How to Train Your Dragon 2 (2014)

how-to-train-your-dragon-2Release Date: June 11, 2014
Cast: Jay Baruchel, Cate Blanchett, Gerad Butler, Craig Ferguson, America Ferrera, Jonah Hill, Christopher Mintz-Plasse, T.J. Miller, Kristen Wiig, Djimon Hounsou
Director: Dean DeBlois
Studio: DreamWorks Animation, Mad Matter Entertainment
Distributor: 20th Century Fox
Genre(s): Animation, Action, Adventure, Comedy, Family, Fantasy

Rating: ★★★★★
Review Spoilers: Medium
IMDB | Rotten Tomatoes | Wikipedia

Review by Jason Hricik

I’m happy to report that How to Train Your Dragon 2 was every bit as good as the original. This sequel does a fantastic job expanding the world of dragons and standing by itself as a movie. All of the characters have developed on par with a five year gap and the story itself is a little darker and far more emotionally complex than the original. The creators have touchingly captured the relationship between Hiccup and his dog-like companion Toothless.

Look at Toothless's face. Just look at it...he's so condescending.
Look at Toothless’s face. Just look at it…he’s so condescending.

The movie begins with a familiar narrator speaking to newcomers about the cold and harsh Berk whose redeeming qualities include, most importantly, pet dragons. Five years have passed from the end of the last film and you begin by checking in on Hiccups classmates – Astrid (America Ferrera), Snotlout (Jonah Hill), Fishlegs (Christopher Mintz-Plasse), Tuffnutt (T.J. Miller) and twin sister Ruffnut (Kristen Wiig) – as they are play some kind of dragon sport. The only person missing, as Stoick the Vast (Gerard Butler) notices, is his now young adult son, Hiccup (Jay Baruchel), who is no longer the awkward teen from before.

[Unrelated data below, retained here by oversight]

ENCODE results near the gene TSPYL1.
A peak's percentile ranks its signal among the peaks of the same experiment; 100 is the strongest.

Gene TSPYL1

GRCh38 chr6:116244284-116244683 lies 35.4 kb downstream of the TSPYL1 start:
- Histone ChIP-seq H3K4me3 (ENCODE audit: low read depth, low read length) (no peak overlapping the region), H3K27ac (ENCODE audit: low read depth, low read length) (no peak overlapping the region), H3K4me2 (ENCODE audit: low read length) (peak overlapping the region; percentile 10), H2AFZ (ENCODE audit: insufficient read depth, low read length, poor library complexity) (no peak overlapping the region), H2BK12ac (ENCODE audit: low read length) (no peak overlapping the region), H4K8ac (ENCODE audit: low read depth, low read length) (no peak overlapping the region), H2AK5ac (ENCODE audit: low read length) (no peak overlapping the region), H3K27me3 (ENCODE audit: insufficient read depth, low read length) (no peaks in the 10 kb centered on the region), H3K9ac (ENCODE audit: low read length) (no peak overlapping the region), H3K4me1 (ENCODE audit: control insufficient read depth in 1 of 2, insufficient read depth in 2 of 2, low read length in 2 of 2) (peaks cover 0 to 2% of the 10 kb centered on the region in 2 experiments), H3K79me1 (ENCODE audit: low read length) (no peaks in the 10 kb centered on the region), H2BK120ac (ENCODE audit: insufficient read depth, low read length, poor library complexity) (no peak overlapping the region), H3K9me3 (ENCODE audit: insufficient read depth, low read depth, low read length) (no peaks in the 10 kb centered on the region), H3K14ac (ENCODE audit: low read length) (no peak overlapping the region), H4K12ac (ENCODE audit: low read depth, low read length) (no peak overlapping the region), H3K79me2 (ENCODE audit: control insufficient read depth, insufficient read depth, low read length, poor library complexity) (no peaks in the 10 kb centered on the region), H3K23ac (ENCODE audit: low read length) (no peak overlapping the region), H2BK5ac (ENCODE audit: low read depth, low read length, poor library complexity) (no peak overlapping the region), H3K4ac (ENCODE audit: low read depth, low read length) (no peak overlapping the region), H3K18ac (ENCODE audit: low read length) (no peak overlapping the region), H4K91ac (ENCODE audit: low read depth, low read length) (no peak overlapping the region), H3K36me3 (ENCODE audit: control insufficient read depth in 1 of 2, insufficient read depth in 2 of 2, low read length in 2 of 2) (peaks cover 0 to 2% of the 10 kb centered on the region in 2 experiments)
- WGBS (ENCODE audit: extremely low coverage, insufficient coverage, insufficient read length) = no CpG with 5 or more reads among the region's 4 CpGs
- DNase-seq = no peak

Hiccup has been mapping the uncharted world in what I see as a metaphor for his internal quest for the chief his father wants him to become. The movie moves along quickly as the protagonists soon discover that they are not the only people who ride dragons. They encounter dragon hunters that tell them of a dragon master that is amassing an army and of dragon riders that have attacked them with not fire, but ice.

The gang's all bad with all its emotion and adventure. Hiccup's and Astrid's relationship is so adorably awkward.
The gang’s all bad with all its emotion and adventure. Hiccup’s and Astrid’s relationship is so adorably awkward.

Against his father’s wishes, Hiccup undertakes a mission to convince the dragon master that the world does not have to be won by war. On his way he discovers a breathtaking dragon sanctuary and a surprising steward, the mysterious dragon rider. Normally I don’t include spoilers in my reviews but I need to shame the marketing folks for revealing that the mystery rider was Hiccups long-lost mother Valka (Cate Blanchett) in the preview. *shame*

Keeping with this movies rather bold admission that the world doesn’t always make sense, Hiccup fails to convince Drago Bludvist (Djimon Hounsou) that war is not necessary and war ensues. It is here I would like to point out one of the best parts about this sequel is that DreamWorks was remarkably refreshing in not eschewing from the fact that real life can be shocking and unfair as one might expect in a movie geared toward children. In fact the movie seems best meant for the same young children that saw the first movie when it came to theaters in 2011 because of this fact.

These dragons are so unique with all their idividual abilities.
These dragons are so unique with all their idividual abilities.

Final Thoughts: This movie is one of the few times that I actually would have preferred 3D, likely because the animators made some rather beautiful use of depth. The movie was much more complex emotionally and intellectually than I was expecting and was bold enough to show that life has both comedy and tragedy, and doesn’t always make sense or work out the way we would hope. Overall the voice acting was good and the story had a good plot, I just want to shame the marketing folks one more time for showing too much in the previews.

Leave a Reply